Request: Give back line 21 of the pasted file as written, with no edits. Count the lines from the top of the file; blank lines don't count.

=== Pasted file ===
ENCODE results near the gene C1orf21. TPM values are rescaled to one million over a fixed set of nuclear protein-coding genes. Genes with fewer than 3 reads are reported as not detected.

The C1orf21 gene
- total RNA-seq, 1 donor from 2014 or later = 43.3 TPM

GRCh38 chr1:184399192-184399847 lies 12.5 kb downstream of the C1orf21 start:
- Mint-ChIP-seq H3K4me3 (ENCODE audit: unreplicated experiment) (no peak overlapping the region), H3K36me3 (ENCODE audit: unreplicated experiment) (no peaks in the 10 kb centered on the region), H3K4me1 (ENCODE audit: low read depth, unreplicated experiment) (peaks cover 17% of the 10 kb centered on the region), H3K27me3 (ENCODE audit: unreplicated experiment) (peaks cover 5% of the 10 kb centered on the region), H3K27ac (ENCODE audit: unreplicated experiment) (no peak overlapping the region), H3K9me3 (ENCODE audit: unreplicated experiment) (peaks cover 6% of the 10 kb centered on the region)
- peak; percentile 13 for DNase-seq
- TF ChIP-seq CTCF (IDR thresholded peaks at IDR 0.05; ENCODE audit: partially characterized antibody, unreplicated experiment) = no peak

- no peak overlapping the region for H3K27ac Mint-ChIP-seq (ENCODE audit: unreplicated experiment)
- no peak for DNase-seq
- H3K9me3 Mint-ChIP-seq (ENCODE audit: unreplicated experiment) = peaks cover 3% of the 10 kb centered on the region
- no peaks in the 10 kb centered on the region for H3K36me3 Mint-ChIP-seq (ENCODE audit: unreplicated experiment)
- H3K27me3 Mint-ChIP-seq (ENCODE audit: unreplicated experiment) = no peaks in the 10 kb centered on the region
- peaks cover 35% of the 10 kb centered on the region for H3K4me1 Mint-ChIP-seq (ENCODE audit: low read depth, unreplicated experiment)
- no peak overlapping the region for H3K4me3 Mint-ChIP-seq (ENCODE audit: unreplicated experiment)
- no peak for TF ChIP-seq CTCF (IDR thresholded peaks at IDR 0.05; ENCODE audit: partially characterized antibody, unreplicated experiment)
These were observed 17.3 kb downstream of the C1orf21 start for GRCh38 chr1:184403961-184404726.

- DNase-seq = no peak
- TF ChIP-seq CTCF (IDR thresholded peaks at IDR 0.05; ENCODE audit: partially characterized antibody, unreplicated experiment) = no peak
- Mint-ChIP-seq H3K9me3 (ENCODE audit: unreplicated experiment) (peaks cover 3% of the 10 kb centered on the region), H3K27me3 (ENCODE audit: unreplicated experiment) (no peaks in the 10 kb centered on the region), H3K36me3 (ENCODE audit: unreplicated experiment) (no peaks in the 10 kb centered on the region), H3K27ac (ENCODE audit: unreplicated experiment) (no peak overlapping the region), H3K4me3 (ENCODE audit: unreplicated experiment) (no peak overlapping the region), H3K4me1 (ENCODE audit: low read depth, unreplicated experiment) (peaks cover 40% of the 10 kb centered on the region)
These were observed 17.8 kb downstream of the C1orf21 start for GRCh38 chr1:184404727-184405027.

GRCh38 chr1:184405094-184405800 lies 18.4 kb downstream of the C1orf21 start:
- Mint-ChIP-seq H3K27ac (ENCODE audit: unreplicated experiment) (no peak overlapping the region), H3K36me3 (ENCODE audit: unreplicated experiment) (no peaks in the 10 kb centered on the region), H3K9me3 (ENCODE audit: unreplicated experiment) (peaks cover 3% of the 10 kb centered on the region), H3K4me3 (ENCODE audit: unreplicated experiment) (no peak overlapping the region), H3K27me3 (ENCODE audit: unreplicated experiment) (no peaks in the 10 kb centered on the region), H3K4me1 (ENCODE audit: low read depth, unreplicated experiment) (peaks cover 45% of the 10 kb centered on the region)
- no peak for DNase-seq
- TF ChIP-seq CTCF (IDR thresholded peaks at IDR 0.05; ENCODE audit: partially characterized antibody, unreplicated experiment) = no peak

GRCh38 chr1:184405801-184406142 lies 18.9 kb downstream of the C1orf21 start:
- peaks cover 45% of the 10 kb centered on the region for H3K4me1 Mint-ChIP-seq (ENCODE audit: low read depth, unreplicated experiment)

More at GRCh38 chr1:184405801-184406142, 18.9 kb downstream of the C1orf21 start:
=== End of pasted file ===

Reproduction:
GRCh38 chr1:184405094-184405800 lies 18.4 kb downstream of the C1orf21 start: